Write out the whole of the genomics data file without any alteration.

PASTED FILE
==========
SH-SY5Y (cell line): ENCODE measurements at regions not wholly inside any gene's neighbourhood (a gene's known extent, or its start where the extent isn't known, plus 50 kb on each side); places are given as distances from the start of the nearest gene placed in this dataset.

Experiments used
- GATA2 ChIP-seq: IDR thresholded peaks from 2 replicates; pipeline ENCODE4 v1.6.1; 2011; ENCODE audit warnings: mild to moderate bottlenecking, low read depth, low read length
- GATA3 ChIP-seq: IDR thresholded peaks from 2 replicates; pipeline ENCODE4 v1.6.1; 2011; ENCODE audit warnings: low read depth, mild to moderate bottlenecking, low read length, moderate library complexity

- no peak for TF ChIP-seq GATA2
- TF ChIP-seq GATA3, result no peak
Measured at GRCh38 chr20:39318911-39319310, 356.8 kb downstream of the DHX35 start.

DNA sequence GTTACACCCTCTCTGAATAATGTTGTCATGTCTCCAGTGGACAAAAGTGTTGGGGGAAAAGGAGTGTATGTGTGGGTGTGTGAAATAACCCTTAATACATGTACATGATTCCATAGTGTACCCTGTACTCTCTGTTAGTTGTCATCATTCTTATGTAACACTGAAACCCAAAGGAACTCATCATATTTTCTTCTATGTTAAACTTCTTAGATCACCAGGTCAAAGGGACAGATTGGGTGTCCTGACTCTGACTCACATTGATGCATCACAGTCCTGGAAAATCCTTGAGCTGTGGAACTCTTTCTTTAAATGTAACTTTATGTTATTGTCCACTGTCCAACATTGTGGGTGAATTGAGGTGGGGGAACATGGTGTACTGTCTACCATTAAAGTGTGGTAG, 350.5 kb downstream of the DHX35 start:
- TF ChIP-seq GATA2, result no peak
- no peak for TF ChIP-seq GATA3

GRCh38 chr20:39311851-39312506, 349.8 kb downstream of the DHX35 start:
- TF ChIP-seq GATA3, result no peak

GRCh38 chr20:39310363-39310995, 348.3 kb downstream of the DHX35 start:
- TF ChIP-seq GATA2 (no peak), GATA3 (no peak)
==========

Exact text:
SH-SY5Y (cell line): ENCODE measurements at regions not wholly inside any gene's neighbourhood (a gene's known extent, or its start where the extent isn't known, plus 50 kb on each side); places are given as distances from the start of the nearest gene placed in this dataset.

Experiments used
- GATA2 ChIP-seq: IDR thresholded peaks from 2 replicates; pipeline ENCODE4 v1.6.1; 2011; ENCODE audit warnings: mild to moderate bottlenecking, low read depth, low read length
- GATA3 ChIP-seq: IDR thresholded peaks from 2 replicates; pipeline ENCODE4 v1.6.1; 2011; ENCODE audit warnings: low read depth, mild to moderate bottlenecking, low read length, moderate library complexity

- no peak for TF ChIP-seq GATA2
- TF ChIP-seq GATA3, result no peak
Measured at GRCh38 chr20:39318911-39319310, 356.8 kb downstream of the DHX35 start.

DNA sequence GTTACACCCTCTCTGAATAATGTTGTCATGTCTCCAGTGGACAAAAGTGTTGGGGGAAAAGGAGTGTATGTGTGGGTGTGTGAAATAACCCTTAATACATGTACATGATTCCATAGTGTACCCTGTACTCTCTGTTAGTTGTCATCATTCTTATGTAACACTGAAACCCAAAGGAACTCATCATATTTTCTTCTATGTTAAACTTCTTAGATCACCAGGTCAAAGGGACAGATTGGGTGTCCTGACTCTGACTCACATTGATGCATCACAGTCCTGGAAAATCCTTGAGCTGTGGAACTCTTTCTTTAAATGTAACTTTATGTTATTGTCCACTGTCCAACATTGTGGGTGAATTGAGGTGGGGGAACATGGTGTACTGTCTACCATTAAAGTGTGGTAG, 350.5 kb downstream of the DHX35 start:
- TF ChIP-seq GATA2, result no peak
- no peak for TF ChIP-seq GATA3

GRCh38 chr20:39311851-39312506, 349.8 kb downstream of the DHX35 start:
- TF ChIP-seq GATA3, result no peak

GRCh38 chr20:39310363-39310995, 348.3 kb downstream of the DHX35 start:
- TF ChIP-seq GATA2 (no peak), GATA3 (no peak)